48.4%

23.2%

68.0%

16.4%

American Indian and Alaska Native

3,747

59.4%

15.2%

59.4%

17.4%

Asian or Other Pacific Islanders

1,374

65.8%

4.9%

70.6%

7.2%

Some Other Race

403

65.6%

13.9%

76.2%

11.0%

Two or More Races

2,515

55.7%

20.4%

69.5%

13.2%

Hispanic or Latino

1,744

61.9%

5.7%

75.0%

10.1%

Employment Characteristics by Disability

With Any Disability

9,612

42.2%

16.8%

51.0%

14.0%

Source: 2010-2014 American Community Survey, 5-Year Estimates


Despite making up a larger percentage of the region’s total population, people over 55 have a substantially lower participation rate in Northeast Minnesota than statewide.

One factor could be that retiring baby boomers are choosing to move full time to the region’s many vacation homes, but that does not explain all of the difference. For example, people ages 55 to 64 – not quite at traditional retirement age – had only a 60.6 percent participation rate in the region, more than 11 percentage points below the state.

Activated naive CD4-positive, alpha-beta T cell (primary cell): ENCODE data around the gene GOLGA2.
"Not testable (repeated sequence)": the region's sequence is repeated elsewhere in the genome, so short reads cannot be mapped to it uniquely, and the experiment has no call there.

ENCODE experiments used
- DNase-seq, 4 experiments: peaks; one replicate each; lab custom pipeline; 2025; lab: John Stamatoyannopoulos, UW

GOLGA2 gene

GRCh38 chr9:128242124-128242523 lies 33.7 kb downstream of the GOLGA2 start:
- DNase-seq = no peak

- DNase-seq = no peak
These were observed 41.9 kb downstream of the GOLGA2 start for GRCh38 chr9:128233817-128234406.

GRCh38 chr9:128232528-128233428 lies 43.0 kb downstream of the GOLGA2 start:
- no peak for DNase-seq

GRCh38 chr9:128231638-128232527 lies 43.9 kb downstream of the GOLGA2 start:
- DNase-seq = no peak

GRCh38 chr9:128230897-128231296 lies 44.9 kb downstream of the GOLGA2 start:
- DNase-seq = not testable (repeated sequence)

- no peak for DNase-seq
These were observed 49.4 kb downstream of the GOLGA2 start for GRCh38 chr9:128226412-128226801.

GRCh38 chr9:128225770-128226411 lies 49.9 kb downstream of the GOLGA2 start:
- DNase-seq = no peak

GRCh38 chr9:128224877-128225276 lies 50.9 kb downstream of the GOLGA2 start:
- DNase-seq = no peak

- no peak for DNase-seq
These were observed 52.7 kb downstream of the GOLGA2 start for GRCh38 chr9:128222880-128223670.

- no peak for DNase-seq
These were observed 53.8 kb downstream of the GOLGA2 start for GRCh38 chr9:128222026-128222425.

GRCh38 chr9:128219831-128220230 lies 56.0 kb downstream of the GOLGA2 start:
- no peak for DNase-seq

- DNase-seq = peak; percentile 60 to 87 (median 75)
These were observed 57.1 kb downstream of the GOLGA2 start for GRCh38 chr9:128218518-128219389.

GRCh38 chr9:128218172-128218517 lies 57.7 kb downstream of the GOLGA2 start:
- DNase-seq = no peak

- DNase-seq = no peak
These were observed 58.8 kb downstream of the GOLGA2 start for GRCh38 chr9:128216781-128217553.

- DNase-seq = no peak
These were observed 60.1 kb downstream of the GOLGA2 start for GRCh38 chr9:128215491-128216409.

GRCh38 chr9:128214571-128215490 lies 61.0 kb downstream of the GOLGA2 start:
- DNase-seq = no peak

Drawing some of these workers into the labor force could have a huge impact. If participation rates for people over 55 rose to match the statewide rate, the region would gain an additional 8,600 workers. Similarly, increasing labor force participation rates for people 25 to 54 to match the state rate would result in 5,200 more workers. Engaging these potential workers becomes increasingly critical as the region’s labor market tightens and businesses seek to expand or replace retiring workers.

94 Percent White

While 94 percent of the labor force in Northeast Minnesota is white, there is a growing minority population in the region that is facing considerable employment disparities. Less than half of the region’s black residents of working age are in the labor force, and their unemployment rate is three times higher than that of whites.